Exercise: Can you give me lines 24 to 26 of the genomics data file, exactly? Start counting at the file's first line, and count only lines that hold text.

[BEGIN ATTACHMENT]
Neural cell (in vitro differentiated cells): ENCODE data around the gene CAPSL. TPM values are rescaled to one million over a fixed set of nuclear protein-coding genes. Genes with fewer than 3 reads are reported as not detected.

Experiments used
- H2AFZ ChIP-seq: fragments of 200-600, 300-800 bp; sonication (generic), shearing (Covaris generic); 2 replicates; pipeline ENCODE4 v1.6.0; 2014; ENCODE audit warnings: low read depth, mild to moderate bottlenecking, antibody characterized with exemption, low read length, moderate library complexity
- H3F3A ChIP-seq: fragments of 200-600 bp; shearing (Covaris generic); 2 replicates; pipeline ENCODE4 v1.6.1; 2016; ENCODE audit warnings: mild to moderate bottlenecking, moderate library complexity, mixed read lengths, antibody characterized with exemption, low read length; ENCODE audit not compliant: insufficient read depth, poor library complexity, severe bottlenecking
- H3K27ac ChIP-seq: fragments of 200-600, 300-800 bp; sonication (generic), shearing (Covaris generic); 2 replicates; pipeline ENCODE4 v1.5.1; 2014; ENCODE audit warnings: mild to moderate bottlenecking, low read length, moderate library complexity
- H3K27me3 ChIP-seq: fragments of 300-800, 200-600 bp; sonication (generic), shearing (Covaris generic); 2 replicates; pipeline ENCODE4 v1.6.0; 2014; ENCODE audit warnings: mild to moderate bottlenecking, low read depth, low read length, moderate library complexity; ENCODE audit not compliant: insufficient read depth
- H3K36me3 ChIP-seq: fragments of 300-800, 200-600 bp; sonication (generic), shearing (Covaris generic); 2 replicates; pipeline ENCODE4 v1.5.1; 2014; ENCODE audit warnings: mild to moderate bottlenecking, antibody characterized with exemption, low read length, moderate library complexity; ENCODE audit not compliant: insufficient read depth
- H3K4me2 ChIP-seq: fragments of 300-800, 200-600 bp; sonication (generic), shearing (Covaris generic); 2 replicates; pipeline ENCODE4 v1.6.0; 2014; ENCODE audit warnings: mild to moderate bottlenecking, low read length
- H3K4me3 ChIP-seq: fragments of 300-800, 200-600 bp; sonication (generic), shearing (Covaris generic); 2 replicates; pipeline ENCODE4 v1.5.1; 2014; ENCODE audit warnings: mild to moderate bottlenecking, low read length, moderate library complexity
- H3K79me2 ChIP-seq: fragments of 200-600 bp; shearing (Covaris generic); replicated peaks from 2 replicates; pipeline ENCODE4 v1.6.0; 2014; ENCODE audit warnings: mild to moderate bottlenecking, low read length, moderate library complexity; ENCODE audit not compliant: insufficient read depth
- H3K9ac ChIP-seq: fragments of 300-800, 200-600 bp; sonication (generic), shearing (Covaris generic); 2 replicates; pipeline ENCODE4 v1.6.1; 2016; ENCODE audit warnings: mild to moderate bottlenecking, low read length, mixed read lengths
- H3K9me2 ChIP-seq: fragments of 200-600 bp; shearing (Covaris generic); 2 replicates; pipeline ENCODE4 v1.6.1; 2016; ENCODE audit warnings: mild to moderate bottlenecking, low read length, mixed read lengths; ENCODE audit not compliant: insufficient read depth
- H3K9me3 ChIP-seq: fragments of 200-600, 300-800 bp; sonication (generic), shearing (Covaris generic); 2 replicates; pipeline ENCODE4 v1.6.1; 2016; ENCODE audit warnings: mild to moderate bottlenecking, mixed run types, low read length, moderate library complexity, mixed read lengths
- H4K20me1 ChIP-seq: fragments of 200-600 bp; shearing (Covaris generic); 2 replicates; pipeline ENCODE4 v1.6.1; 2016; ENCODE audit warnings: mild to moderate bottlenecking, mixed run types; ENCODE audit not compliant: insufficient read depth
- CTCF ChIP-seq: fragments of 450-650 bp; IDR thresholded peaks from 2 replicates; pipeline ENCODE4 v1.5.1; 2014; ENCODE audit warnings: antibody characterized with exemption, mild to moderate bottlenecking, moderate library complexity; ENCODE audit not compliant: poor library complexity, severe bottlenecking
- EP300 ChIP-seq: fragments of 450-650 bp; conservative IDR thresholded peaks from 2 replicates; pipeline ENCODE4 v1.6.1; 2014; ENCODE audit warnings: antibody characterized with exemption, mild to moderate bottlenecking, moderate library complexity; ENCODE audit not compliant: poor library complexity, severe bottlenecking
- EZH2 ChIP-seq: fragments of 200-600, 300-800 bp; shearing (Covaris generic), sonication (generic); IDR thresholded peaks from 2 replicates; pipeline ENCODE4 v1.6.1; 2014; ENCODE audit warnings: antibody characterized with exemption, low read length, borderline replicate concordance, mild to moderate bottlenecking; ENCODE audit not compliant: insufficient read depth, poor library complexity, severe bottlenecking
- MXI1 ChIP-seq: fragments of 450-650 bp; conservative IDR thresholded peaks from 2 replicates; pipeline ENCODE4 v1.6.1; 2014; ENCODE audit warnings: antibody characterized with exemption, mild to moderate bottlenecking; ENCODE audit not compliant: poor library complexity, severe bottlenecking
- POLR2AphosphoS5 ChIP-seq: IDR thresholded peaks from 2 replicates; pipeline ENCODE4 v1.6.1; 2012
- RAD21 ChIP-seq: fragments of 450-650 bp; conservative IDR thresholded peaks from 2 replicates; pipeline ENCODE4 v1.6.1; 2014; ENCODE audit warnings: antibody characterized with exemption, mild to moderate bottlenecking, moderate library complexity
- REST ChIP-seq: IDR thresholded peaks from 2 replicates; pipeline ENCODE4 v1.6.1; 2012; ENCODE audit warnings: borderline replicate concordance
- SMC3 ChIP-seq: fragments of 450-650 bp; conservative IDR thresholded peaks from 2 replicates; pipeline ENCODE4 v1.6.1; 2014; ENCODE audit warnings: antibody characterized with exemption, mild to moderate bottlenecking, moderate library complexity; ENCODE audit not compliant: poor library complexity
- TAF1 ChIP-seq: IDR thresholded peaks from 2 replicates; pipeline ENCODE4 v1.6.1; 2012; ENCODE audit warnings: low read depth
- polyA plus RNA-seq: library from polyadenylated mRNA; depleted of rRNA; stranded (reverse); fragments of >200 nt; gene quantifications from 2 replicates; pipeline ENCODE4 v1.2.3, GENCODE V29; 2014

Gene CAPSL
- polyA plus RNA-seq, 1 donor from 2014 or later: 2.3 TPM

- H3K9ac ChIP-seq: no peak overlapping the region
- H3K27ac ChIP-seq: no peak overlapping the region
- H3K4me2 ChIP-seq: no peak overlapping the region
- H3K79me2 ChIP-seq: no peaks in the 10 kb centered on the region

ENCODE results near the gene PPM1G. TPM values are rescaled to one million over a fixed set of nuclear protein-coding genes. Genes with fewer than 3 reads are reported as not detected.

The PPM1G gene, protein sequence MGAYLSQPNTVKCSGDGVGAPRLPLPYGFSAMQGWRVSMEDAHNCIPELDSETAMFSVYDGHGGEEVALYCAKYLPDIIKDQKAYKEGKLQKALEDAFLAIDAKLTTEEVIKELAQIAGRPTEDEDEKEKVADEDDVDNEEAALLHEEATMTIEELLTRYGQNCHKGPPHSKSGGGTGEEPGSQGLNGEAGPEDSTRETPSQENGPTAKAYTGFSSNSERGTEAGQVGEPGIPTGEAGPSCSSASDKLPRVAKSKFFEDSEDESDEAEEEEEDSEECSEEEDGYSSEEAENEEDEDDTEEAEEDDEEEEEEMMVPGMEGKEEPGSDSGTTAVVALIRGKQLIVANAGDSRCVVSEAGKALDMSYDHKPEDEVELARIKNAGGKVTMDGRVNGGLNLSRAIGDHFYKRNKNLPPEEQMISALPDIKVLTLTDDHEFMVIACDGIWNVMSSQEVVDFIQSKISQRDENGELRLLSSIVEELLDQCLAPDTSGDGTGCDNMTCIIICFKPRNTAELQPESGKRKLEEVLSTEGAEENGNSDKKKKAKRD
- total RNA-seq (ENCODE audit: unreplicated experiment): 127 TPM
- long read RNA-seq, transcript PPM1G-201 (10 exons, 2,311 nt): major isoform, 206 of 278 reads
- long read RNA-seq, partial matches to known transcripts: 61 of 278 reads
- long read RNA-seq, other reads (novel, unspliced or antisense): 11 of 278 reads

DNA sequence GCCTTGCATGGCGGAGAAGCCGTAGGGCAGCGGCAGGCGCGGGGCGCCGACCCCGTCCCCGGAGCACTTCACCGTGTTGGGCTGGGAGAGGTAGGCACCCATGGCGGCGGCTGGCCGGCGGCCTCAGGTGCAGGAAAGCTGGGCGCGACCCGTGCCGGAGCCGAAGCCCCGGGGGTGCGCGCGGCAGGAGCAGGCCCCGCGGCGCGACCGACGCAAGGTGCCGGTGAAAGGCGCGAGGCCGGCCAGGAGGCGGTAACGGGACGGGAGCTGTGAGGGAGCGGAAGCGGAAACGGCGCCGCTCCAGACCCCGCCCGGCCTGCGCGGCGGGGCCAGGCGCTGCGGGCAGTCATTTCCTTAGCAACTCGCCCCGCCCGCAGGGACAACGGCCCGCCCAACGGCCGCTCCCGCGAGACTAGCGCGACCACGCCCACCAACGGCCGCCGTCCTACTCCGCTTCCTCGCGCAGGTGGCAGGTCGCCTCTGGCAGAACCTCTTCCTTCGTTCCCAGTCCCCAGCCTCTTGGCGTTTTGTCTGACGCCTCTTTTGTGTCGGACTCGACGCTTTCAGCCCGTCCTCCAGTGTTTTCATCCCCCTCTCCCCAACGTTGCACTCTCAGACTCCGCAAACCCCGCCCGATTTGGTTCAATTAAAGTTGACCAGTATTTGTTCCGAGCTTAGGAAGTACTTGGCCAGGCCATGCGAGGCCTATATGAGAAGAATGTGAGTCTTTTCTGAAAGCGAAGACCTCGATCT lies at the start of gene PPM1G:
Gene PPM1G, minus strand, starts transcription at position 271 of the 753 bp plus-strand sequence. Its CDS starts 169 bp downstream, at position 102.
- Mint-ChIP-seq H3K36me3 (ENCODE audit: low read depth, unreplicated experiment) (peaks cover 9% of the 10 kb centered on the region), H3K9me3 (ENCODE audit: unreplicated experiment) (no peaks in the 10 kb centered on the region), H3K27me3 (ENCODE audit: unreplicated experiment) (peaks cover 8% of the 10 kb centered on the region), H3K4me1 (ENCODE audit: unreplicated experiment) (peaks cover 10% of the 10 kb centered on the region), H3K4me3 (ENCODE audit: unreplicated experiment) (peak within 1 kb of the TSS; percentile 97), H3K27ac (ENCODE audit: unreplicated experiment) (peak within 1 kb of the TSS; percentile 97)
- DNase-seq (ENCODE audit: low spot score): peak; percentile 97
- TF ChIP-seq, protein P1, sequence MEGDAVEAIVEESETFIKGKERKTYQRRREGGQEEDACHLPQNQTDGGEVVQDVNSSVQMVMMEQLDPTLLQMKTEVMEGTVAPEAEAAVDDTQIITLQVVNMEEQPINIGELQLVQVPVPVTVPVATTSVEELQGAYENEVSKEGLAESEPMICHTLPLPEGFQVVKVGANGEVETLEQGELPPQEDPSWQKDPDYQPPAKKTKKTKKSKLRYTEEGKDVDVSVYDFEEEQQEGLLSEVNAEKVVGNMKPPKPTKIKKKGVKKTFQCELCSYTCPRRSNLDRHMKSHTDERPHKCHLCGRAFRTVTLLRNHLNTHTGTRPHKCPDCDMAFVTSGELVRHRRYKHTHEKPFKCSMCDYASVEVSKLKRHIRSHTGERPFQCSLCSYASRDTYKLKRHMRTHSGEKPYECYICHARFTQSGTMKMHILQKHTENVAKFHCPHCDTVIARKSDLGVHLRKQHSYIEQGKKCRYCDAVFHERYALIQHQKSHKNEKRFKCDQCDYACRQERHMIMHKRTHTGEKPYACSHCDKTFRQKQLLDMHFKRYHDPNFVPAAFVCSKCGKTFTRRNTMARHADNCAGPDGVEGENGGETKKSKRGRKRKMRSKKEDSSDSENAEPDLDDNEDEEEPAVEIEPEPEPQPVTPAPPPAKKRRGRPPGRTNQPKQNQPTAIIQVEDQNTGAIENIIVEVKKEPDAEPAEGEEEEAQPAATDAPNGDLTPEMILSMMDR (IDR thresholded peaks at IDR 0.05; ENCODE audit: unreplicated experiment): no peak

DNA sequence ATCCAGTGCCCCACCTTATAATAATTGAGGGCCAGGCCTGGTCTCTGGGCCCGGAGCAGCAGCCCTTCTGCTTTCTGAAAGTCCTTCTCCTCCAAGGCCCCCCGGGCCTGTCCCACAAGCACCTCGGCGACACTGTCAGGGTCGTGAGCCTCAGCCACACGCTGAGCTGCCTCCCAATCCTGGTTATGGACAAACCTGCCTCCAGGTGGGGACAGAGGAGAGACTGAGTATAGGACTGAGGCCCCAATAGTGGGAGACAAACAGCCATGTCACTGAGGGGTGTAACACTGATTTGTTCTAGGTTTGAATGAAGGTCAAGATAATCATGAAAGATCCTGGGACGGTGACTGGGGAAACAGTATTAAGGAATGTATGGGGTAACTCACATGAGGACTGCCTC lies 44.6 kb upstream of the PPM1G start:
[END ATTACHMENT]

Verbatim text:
- polyA plus RNA-seq: library from polyadenylated mRNA; depleted of rRNA; stranded (reverse); fragments of >200 nt; gene quantifications from 2 replicates; pipeline ENCODE4 v1.2.3, GENCODE V29; 2014

Gene CAPSL
- polyA plus RNA-seq, 1 donor from 2014 or later: 2.3 TPM